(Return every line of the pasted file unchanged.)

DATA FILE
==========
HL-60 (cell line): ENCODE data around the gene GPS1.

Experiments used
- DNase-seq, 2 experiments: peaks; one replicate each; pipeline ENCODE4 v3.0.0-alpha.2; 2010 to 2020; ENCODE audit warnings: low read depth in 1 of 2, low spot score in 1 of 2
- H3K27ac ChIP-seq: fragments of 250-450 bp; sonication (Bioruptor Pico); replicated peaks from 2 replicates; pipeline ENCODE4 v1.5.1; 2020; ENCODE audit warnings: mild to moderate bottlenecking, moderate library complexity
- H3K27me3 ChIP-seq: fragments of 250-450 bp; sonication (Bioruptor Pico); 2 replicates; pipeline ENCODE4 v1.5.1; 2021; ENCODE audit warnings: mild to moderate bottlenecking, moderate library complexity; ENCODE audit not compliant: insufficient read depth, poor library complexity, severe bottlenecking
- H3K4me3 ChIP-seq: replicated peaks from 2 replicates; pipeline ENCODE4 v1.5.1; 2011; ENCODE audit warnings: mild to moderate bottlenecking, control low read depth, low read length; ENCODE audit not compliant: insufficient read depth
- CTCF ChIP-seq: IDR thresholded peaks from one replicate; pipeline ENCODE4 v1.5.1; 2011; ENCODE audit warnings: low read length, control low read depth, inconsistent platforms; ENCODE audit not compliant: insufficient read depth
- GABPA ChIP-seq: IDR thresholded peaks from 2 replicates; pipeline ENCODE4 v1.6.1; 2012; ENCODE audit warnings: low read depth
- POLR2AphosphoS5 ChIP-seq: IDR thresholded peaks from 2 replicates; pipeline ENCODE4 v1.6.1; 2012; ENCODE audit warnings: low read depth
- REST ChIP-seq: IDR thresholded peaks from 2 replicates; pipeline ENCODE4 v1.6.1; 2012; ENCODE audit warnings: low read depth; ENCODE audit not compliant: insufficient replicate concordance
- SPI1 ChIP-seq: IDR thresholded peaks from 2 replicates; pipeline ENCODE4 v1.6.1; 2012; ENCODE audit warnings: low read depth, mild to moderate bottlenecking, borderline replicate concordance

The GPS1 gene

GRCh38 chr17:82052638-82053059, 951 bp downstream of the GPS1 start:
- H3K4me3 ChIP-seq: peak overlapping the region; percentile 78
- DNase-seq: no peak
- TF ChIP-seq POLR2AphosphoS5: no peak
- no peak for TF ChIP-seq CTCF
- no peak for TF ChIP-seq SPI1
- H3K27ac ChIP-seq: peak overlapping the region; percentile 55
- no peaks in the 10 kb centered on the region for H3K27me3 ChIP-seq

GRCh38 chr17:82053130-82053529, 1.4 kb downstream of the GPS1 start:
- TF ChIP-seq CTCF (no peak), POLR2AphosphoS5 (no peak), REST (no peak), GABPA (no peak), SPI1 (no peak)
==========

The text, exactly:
HL-60 (cell line): ENCODE data around the gene GPS1.

Experiments used
- DNase-seq, 2 experiments: peaks; one replicate each; pipeline ENCODE4 v3.0.0-alpha.2; 2010 to 2020; ENCODE audit warnings: low read depth in 1 of 2, low spot score in 1 of 2
- H3K27ac ChIP-seq: fragments of 250-450 bp; sonication (Bioruptor Pico); replicated peaks from 2 replicates; pipeline ENCODE4 v1.5.1; 2020; ENCODE audit warnings: mild to moderate bottlenecking, moderate library complexity
- H3K27me3 ChIP-seq: fragments of 250-450 bp; sonication (Bioruptor Pico); 2 replicates; pipeline ENCODE4 v1.5.1; 2021; ENCODE audit warnings: mild to moderate bottlenecking, moderate library complexity; ENCODE audit not compliant: insufficient read depth, poor library complexity, severe bottlenecking
- H3K4me3 ChIP-seq: replicated peaks from 2 replicates; pipeline ENCODE4 v1.5.1; 2011; ENCODE audit warnings: mild to moderate bottlenecking, control low read depth, low read length; ENCODE audit not compliant: insufficient read depth
- CTCF ChIP-seq: IDR thresholded peaks from one replicate; pipeline ENCODE4 v1.5.1; 2011; ENCODE audit warnings: low read length, control low read depth, inconsistent platforms; ENCODE audit not compliant: insufficient read depth
- GABPA ChIP-seq: IDR thresholded peaks from 2 replicates; pipeline ENCODE4 v1.6.1; 2012; ENCODE audit warnings: low read depth
- POLR2AphosphoS5 ChIP-seq: IDR thresholded peaks from 2 replicates; pipeline ENCODE4 v1.6.1; 2012; ENCODE audit warnings: low read depth
- REST ChIP-seq: IDR thresholded peaks from 2 replicates; pipeline ENCODE4 v1.6.1; 2012; ENCODE audit warnings: low read depth; ENCODE audit not compliant: insufficient replicate concordance
- SPI1 ChIP-seq: IDR thresholded peaks from 2 replicates; pipeline ENCODE4 v1.6.1; 2012; ENCODE audit warnings: low read depth, mild to moderate bottlenecking, borderline replicate concordance

The GPS1 gene

GRCh38 chr17:82052638-82053059, 951 bp downstream of the GPS1 start:
- H3K4me3 ChIP-seq: peak overlapping the region; percentile 78
- DNase-seq: no peak
- TF ChIP-seq POLR2AphosphoS5: no peak
- no peak for TF ChIP-seq CTCF
- no peak for TF ChIP-seq SPI1
- H3K27ac ChIP-seq: peak overlapping the region; percentile 55
- no peaks in the 10 kb centered on the region for H3K27me3 ChIP-seq

GRCh38 chr17:82053130-82053529, 1.4 kb downstream of the GPS1 start:
- TF ChIP-seq CTCF (no peak), POLR2AphosphoS5 (no peak), REST (no peak), GABPA (no peak), SPI1 (no peak)